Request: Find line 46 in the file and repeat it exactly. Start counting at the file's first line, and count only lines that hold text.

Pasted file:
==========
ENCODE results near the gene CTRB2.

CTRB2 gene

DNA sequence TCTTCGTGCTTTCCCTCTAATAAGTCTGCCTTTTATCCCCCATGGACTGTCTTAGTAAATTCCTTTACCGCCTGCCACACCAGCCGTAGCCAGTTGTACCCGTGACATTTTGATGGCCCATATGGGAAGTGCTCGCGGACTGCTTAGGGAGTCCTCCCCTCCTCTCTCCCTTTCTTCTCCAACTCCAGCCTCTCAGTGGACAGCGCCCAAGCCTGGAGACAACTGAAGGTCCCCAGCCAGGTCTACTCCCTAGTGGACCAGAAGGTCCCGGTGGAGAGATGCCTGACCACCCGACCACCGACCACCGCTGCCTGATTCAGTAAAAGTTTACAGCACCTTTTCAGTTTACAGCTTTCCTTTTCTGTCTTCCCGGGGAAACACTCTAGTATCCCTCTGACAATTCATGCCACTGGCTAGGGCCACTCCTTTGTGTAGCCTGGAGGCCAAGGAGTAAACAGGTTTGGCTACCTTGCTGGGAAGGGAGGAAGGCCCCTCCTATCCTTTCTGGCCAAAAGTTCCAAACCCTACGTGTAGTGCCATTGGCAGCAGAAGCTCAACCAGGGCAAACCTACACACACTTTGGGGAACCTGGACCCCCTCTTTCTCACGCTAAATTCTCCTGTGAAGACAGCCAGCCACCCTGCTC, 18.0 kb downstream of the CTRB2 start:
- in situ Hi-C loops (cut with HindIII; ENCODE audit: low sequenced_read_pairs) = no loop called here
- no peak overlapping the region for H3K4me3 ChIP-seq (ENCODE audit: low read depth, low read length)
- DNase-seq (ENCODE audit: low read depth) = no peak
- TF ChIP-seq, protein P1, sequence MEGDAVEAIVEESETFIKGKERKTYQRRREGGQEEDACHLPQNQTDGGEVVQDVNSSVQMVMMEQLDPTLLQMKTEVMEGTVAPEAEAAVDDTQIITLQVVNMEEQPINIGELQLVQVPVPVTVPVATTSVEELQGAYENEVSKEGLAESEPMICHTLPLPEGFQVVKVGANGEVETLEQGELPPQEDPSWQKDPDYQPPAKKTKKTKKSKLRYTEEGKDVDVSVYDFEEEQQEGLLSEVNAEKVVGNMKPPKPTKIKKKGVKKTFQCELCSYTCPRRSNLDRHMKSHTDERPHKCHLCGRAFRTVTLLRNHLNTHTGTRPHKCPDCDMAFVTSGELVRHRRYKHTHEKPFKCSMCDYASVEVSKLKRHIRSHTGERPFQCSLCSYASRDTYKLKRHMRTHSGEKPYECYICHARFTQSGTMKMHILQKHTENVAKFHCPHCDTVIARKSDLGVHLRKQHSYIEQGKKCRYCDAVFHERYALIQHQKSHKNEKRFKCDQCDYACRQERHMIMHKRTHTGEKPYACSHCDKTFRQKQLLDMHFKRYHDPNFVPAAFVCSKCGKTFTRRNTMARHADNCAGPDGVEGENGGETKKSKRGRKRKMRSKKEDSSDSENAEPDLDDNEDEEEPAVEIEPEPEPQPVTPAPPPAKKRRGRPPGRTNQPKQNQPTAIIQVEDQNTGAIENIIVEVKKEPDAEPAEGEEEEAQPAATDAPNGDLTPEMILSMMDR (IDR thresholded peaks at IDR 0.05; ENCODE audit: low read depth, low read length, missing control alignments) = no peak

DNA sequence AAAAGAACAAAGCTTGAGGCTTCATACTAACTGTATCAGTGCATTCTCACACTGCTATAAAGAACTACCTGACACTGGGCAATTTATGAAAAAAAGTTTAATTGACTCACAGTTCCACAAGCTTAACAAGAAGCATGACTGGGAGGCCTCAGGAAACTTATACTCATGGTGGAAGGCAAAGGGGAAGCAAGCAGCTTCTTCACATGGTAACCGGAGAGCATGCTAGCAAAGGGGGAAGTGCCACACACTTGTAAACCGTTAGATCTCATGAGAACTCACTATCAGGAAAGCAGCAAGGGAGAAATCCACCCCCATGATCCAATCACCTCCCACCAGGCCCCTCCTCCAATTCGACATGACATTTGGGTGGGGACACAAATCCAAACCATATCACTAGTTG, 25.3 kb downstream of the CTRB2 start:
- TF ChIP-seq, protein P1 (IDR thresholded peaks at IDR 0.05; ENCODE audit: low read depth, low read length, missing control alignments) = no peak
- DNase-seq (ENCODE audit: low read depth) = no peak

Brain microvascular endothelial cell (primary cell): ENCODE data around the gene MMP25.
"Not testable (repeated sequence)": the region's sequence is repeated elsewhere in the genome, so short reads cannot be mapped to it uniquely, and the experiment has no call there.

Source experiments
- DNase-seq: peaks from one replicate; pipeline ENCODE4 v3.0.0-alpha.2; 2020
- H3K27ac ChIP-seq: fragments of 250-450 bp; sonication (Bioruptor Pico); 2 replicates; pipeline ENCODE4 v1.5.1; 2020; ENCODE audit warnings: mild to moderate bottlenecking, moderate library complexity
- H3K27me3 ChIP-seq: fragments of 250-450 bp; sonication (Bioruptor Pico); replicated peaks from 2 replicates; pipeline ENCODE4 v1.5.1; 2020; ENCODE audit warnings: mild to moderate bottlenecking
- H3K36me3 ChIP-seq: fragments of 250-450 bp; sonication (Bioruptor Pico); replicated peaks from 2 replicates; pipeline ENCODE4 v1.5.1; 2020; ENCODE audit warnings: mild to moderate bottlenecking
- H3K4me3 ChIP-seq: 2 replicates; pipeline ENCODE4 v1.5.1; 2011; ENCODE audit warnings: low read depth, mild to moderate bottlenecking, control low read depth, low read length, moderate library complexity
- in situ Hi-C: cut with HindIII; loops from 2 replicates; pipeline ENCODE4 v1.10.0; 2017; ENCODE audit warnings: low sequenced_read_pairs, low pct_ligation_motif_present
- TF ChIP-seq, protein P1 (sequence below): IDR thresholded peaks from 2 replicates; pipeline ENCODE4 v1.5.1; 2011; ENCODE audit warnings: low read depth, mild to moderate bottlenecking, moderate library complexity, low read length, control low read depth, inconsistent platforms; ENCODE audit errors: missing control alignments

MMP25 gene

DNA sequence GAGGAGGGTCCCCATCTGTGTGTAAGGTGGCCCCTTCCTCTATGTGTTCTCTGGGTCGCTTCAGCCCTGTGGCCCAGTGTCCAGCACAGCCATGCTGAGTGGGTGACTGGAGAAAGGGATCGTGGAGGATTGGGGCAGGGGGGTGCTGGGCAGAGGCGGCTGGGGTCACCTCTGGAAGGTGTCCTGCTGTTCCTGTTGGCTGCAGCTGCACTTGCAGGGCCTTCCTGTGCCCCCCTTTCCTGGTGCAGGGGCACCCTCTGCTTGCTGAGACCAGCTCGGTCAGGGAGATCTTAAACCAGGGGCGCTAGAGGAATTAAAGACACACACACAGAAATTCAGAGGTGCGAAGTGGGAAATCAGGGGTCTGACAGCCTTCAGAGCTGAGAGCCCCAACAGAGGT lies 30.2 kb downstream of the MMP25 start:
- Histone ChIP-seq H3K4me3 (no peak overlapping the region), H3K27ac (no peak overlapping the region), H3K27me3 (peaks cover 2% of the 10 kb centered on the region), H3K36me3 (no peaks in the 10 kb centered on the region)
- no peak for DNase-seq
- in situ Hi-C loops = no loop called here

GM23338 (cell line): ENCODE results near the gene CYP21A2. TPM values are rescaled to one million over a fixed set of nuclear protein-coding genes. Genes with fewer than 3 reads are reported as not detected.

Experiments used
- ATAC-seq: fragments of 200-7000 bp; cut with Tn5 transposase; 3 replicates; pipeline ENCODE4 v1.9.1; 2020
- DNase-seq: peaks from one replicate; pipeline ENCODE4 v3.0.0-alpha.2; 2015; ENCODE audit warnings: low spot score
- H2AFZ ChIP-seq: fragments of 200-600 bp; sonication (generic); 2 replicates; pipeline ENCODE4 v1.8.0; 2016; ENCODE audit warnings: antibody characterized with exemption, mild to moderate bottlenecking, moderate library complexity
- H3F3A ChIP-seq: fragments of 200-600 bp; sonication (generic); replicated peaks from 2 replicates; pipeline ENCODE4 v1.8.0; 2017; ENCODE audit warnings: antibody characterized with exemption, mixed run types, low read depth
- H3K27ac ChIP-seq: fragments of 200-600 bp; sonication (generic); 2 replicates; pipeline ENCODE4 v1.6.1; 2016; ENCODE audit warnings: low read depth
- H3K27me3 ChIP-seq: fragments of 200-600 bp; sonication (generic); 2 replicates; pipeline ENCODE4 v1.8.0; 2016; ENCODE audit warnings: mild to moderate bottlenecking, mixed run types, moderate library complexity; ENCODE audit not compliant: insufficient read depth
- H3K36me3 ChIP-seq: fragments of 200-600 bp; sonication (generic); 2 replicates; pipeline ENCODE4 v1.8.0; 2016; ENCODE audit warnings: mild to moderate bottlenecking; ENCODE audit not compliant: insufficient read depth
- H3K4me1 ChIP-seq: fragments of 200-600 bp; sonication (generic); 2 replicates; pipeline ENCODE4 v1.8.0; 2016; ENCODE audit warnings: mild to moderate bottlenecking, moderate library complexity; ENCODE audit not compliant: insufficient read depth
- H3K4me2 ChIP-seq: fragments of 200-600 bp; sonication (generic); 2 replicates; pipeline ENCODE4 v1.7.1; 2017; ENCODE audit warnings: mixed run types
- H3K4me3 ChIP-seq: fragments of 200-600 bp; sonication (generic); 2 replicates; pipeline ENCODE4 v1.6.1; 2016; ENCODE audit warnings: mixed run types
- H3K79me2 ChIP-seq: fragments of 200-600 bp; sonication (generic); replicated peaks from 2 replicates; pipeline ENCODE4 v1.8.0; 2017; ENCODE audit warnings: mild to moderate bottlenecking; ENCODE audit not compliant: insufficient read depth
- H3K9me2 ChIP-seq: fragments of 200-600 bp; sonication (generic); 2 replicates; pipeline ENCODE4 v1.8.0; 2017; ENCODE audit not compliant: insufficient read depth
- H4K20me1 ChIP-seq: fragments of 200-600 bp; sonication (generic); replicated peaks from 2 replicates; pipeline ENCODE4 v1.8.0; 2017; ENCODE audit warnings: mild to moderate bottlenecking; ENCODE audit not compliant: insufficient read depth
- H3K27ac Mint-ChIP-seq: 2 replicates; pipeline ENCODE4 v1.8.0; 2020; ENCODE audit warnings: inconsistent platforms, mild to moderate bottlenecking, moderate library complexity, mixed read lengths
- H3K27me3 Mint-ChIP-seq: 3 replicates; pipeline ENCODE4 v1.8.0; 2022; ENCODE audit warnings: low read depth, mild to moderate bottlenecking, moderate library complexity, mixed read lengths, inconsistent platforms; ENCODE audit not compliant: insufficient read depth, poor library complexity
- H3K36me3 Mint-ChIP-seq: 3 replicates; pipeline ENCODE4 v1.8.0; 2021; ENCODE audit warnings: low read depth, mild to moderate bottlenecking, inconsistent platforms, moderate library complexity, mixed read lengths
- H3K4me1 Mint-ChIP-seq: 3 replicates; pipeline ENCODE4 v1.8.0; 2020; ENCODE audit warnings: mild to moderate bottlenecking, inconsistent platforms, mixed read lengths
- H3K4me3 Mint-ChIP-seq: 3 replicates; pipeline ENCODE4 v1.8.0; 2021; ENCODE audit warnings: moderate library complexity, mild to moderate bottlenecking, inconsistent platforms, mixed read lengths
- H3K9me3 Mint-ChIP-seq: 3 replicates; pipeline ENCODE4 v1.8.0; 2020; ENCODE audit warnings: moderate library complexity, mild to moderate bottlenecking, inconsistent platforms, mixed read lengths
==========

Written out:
- H3K9me3 Mint-ChIP-seq: 3 replicates; pipeline ENCODE4 v1.8.0; 2020; ENCODE audit warnings: moderate library complexity, mild to moderate bottlenecking, inconsistent platforms, mixed read lengths